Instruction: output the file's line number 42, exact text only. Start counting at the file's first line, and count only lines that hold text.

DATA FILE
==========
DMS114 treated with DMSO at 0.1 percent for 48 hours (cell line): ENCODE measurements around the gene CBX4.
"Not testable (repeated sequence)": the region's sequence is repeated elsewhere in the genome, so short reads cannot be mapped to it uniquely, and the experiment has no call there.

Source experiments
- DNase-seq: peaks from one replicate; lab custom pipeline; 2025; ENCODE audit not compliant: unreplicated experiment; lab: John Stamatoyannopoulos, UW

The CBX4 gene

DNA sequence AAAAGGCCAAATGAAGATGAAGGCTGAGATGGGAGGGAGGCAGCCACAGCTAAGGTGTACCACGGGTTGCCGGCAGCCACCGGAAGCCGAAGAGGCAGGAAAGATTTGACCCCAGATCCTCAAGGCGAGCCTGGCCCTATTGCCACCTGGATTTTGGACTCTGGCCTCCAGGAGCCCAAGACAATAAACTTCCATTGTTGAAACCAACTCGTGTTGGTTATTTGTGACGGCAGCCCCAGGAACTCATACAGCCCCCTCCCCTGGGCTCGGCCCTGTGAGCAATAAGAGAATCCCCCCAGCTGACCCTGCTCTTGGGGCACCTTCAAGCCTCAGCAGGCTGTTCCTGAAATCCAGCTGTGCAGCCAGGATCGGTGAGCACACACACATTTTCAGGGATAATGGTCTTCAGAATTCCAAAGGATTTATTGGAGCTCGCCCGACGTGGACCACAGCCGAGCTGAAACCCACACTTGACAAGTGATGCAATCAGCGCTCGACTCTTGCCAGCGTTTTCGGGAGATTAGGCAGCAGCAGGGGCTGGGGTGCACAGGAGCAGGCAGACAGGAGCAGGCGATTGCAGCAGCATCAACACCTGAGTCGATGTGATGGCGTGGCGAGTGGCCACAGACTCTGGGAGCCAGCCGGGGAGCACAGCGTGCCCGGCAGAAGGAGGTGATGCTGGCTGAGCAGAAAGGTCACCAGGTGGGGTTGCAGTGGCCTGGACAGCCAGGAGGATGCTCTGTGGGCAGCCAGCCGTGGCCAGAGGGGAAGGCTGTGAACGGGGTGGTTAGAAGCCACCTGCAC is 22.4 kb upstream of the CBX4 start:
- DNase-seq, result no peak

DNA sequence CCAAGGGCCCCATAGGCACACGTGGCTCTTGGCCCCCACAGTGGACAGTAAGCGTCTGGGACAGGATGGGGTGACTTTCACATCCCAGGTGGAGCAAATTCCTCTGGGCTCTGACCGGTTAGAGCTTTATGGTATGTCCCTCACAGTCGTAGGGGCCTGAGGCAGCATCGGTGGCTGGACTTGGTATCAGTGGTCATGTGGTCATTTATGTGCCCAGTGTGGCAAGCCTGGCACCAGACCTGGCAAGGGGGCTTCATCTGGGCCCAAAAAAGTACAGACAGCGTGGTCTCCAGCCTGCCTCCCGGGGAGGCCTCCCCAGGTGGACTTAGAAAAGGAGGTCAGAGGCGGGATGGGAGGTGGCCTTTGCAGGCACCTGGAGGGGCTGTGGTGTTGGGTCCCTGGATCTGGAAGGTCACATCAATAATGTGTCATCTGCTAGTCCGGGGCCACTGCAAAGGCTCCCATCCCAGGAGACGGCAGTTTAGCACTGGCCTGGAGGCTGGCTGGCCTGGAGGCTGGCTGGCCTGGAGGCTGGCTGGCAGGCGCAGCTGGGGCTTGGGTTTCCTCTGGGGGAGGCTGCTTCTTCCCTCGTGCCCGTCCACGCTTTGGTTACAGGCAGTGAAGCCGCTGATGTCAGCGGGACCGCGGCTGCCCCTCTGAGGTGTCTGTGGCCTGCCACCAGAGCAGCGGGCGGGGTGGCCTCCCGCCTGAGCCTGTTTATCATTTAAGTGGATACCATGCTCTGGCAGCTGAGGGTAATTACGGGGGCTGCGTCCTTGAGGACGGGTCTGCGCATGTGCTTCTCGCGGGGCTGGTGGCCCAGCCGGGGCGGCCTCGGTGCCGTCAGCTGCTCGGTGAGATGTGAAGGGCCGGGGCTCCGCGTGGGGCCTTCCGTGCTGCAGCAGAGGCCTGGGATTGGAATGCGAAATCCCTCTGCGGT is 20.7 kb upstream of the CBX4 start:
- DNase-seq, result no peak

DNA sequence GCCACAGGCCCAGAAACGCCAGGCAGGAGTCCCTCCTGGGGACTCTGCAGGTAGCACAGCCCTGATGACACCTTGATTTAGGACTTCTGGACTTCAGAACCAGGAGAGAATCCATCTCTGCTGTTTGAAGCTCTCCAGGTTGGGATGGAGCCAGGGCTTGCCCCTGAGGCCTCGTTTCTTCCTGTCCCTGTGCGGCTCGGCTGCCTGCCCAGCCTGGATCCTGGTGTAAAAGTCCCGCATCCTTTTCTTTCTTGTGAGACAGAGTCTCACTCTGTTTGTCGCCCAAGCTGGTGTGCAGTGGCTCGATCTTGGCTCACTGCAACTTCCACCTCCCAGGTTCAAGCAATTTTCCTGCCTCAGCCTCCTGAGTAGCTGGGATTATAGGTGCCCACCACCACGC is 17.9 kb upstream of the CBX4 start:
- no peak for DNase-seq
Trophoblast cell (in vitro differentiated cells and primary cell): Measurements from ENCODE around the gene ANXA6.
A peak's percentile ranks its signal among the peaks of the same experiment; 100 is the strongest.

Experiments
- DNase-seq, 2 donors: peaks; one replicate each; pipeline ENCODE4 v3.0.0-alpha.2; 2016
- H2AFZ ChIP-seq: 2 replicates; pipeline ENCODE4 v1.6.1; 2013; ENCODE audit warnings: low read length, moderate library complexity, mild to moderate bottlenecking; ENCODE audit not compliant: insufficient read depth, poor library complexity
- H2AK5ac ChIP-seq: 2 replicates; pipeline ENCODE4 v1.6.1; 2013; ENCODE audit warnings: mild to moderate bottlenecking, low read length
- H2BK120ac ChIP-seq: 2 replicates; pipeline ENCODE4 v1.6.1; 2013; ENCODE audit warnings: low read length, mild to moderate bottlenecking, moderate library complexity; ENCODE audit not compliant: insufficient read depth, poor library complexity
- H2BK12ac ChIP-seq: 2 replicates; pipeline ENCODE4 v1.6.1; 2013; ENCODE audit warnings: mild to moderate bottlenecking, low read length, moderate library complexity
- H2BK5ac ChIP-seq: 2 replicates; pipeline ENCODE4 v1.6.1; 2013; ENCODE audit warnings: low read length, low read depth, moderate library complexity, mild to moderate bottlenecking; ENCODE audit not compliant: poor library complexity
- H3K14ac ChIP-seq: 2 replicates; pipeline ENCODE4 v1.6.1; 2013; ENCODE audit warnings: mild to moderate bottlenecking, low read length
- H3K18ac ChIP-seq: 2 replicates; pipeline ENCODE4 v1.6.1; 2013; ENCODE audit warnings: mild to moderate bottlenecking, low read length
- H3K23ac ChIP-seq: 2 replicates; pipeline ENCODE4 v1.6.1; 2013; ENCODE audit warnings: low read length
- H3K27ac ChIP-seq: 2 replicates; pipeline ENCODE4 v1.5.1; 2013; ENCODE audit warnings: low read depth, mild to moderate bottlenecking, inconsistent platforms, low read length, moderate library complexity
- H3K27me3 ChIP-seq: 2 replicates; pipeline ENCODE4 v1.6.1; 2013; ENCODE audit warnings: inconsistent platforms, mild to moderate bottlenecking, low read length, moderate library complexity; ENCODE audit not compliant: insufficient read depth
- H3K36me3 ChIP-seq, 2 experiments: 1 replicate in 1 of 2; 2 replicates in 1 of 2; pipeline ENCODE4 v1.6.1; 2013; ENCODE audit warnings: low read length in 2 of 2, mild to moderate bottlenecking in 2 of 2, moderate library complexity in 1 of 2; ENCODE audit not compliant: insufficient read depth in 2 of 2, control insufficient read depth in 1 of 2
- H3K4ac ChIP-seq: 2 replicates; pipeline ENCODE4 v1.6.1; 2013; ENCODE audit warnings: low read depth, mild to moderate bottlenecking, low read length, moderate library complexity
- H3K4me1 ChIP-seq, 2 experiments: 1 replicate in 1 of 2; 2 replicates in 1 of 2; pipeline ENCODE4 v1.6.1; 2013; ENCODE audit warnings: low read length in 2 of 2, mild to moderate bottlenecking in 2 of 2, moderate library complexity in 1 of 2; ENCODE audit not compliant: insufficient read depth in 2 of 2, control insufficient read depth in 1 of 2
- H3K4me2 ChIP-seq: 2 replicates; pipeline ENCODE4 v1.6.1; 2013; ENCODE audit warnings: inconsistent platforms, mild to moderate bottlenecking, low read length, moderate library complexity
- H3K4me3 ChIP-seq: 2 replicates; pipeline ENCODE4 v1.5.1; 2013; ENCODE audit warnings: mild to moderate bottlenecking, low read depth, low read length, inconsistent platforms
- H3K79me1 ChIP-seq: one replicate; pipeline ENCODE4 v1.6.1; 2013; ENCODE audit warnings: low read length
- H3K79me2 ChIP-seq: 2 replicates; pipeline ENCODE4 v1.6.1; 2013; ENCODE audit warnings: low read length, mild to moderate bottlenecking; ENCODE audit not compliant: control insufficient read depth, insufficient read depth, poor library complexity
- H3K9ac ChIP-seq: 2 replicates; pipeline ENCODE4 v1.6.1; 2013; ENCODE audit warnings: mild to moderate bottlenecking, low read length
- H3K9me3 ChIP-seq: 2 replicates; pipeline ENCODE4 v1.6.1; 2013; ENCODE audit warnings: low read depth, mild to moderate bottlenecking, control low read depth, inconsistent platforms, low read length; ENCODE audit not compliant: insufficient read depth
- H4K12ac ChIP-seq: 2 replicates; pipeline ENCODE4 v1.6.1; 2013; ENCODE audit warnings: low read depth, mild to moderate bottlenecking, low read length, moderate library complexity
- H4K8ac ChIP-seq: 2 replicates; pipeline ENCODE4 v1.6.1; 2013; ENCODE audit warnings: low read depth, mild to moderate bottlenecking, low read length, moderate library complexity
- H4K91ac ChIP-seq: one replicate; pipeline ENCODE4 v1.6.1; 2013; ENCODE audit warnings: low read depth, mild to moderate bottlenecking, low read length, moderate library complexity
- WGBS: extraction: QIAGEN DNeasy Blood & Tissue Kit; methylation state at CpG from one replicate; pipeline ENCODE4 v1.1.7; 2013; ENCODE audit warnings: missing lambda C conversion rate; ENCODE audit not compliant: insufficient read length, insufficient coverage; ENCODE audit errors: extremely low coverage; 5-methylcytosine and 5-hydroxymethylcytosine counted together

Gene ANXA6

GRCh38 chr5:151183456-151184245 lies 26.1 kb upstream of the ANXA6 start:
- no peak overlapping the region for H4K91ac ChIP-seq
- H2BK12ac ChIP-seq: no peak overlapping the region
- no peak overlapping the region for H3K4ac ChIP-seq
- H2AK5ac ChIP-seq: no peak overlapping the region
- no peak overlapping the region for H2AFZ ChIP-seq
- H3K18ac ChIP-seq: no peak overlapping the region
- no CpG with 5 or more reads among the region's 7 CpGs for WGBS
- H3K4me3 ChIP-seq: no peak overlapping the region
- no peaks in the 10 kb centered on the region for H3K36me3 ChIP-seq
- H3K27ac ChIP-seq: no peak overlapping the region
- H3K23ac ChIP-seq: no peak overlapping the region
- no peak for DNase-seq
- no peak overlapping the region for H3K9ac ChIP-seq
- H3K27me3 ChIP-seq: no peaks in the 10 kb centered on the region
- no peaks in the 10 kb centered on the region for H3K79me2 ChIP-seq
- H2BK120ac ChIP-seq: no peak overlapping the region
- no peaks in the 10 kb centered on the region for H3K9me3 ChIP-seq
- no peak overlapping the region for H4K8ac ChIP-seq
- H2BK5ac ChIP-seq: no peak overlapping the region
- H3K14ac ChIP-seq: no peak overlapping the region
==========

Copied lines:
- H2BK12ac ChIP-seq: no peak overlapping the region